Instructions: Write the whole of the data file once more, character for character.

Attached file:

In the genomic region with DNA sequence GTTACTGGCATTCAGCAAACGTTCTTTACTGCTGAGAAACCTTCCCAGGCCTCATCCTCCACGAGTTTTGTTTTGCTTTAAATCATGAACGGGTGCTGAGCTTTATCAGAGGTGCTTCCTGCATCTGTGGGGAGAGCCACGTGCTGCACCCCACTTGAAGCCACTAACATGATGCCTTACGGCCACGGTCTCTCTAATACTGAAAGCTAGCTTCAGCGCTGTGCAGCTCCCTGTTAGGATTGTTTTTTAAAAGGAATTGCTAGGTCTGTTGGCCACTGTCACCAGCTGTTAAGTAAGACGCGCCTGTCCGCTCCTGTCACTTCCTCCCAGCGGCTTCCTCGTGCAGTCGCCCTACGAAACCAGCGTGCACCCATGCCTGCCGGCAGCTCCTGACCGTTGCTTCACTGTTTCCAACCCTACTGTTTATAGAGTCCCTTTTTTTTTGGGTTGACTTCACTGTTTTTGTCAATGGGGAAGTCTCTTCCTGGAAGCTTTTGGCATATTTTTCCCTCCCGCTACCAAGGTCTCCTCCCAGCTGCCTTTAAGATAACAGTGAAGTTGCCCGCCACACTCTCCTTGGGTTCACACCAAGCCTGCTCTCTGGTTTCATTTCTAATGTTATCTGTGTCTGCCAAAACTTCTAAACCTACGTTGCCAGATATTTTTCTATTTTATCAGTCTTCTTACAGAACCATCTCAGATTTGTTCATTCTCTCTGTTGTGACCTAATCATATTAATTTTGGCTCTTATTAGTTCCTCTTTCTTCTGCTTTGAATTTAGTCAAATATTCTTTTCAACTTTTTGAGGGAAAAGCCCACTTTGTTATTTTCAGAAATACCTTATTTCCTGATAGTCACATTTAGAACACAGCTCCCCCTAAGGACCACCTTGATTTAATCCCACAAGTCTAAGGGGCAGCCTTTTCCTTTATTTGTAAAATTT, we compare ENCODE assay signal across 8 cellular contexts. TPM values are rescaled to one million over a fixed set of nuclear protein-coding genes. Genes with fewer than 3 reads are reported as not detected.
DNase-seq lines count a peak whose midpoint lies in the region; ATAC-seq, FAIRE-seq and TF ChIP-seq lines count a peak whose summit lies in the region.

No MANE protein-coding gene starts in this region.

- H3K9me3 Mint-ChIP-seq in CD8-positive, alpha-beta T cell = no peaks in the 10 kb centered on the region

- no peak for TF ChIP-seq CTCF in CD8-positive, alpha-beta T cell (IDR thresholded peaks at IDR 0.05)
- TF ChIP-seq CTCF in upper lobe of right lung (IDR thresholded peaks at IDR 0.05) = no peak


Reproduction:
In the genomic region with DNA sequence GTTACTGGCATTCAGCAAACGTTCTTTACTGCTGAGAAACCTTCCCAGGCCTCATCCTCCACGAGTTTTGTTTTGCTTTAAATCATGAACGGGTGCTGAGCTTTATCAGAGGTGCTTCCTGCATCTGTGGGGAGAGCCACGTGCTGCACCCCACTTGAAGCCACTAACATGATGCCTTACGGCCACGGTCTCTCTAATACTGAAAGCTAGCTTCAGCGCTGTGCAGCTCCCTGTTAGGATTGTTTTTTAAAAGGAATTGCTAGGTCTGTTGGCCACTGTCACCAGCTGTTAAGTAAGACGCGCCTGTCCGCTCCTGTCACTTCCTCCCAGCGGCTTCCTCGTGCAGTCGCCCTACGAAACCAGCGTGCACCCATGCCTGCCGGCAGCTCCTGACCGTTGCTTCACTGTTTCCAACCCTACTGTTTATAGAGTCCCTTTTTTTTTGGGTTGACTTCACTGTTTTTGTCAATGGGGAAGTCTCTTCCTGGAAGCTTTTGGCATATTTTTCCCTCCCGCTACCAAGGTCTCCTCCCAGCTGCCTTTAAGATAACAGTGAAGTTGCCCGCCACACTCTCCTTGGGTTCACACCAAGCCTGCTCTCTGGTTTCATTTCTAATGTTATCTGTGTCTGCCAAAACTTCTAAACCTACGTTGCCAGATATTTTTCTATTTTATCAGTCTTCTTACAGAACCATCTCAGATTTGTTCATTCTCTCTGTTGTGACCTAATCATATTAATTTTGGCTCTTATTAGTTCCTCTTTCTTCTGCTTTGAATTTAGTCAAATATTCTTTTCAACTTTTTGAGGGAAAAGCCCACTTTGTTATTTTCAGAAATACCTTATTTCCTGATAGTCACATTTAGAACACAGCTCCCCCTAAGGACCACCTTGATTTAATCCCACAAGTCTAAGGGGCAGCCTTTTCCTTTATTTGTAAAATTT, we compare ENCODE assay signal across 8 cellular contexts. TPM values are rescaled to one million over a fixed set of nuclear protein-coding genes. Genes with fewer than 3 reads are reported as not detected.
DNase-seq lines count a peak whose midpoint lies in the region; ATAC-seq, FAIRE-seq and TF ChIP-seq lines count a peak whose summit lies in the region.

No MANE protein-coding gene starts in this region.

- H3K9me3 Mint-ChIP-seq in CD8-positive, alpha-beta T cell = no peaks in the 10 kb centered on the region

- no peak for TF ChIP-seq CTCF in CD8-positive, alpha-beta T cell (IDR thresholded peaks at IDR 0.05)
- TF ChIP-seq CTCF in upper lobe of right lung (IDR thresholded peaks at IDR 0.05) = no peak